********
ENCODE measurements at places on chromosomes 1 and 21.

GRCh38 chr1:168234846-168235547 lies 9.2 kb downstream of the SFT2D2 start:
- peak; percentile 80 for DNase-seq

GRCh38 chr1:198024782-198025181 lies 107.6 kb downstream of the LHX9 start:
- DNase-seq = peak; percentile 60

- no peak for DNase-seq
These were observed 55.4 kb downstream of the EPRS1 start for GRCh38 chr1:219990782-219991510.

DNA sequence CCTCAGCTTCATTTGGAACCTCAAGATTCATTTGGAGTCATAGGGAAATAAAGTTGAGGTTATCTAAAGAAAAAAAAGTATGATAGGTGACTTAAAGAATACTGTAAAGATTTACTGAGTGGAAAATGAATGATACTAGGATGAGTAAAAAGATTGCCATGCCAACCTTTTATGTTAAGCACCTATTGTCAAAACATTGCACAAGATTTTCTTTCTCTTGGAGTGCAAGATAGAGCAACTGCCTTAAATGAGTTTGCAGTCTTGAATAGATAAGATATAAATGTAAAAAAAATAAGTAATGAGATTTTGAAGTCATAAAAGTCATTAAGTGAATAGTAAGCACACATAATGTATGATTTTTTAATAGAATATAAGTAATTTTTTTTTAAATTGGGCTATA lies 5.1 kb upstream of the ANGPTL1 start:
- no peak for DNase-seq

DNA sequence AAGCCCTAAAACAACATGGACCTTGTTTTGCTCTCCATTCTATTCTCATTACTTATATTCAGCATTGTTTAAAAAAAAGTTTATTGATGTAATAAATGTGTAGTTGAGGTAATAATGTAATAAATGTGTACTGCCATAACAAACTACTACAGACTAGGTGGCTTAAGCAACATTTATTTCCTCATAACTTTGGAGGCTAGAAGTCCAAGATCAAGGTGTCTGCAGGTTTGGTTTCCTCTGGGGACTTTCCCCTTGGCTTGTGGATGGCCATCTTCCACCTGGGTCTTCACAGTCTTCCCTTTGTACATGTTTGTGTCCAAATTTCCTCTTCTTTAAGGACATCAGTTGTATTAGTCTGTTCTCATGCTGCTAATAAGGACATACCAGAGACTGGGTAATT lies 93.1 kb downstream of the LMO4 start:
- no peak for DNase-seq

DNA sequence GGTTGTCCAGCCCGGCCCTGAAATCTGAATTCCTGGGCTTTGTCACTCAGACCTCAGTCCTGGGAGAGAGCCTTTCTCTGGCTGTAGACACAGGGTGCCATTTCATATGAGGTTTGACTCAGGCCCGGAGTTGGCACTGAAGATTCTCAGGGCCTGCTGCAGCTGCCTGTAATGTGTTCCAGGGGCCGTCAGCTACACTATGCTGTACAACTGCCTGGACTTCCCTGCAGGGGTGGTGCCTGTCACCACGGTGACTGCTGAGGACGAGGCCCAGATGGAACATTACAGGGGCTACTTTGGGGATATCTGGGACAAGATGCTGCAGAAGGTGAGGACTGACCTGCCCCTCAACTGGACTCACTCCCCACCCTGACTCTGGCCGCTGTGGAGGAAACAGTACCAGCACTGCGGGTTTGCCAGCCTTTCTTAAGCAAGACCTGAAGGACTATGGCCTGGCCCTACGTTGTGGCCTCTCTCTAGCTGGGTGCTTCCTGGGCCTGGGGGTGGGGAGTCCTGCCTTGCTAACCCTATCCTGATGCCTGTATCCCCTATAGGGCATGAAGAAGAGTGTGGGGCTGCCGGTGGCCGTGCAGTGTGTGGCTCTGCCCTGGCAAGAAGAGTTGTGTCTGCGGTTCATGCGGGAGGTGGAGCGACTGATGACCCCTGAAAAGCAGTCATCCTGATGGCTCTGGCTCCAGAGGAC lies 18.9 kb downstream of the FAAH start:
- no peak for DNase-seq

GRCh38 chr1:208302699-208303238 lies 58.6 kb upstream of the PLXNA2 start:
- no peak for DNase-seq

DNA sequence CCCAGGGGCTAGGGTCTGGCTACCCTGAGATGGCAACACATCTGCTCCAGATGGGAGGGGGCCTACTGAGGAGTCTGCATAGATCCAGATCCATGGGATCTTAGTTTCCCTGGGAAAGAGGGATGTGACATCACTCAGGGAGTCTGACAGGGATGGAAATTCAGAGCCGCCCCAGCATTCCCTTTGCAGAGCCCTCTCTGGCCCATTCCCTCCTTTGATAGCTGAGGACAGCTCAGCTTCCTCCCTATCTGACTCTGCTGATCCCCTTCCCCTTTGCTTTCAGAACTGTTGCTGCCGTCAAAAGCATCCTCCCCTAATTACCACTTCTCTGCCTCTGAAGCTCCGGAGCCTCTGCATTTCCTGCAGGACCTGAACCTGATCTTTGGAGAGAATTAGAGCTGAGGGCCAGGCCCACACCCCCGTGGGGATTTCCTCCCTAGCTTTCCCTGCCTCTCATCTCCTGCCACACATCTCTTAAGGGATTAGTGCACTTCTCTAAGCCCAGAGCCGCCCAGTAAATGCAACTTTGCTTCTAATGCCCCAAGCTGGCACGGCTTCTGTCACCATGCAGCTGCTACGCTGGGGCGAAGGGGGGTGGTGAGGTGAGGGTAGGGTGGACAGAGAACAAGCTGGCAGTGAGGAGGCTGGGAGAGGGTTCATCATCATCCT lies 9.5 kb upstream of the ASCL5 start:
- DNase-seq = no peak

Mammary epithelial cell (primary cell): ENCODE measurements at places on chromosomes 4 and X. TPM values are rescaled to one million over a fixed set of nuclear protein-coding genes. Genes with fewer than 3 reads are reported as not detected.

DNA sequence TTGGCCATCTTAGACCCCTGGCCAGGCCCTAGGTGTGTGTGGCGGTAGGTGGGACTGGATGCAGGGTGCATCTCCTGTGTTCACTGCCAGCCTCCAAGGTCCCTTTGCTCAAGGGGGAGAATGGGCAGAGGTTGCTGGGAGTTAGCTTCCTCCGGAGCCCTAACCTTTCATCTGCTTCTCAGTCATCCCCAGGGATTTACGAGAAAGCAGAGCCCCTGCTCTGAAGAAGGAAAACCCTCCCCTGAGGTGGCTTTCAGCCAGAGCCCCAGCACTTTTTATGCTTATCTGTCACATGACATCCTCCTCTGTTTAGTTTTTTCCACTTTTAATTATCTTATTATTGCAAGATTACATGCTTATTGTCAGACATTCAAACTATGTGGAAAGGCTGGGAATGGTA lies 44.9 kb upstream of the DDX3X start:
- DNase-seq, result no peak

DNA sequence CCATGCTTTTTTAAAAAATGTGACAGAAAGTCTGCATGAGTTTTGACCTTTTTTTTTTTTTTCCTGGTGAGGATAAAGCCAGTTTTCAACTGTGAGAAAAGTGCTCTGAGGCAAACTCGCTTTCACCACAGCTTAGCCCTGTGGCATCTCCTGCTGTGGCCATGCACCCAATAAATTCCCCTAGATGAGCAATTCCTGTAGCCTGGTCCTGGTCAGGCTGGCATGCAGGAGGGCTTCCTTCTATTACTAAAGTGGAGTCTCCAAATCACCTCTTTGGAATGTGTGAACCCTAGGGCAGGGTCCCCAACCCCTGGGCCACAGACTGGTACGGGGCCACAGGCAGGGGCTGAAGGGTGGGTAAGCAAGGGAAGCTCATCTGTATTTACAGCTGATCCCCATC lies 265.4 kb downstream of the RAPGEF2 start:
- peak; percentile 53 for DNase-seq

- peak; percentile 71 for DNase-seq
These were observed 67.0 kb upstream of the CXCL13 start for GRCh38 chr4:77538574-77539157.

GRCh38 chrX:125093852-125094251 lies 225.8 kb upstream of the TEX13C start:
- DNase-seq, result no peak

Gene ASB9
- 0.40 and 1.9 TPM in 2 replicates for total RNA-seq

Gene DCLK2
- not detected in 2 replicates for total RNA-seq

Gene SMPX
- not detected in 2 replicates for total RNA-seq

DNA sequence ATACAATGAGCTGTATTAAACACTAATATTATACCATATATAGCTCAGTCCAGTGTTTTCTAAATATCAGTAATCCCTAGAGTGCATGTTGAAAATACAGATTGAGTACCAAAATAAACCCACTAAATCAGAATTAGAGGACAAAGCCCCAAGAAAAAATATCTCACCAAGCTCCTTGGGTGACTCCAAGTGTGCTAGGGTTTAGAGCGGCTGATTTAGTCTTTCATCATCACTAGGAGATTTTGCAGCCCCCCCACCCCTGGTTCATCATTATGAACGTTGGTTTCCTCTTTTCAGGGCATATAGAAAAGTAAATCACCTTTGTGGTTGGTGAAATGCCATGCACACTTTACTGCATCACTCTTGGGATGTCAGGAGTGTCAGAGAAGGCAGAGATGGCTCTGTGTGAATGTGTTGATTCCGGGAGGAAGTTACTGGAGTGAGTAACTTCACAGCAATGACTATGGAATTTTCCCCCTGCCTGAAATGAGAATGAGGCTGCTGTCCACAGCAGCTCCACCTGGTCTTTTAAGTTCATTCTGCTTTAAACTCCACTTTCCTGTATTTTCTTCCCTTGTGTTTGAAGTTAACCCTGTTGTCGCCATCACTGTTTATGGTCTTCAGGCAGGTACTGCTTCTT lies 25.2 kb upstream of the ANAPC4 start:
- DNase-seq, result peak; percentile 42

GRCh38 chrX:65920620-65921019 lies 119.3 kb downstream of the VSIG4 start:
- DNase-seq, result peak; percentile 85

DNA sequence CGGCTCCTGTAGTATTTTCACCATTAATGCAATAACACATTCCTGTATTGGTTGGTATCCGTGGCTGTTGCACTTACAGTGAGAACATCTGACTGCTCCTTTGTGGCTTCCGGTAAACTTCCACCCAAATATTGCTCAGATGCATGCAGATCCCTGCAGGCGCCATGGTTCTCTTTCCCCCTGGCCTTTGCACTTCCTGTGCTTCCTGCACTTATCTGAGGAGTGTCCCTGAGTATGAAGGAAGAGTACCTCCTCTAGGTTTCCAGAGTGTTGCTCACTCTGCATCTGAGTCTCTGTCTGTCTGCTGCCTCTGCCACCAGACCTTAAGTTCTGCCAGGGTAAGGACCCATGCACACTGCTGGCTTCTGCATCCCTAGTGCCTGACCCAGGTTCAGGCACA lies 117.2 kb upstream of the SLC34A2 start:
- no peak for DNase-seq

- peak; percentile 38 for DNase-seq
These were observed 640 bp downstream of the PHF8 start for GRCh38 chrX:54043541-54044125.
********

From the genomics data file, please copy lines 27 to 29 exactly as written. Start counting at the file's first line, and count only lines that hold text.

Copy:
Gene ASB9
- 0.40 and 1.9 TPM in 2 replicates for total RNA-seq

Gene DCLK2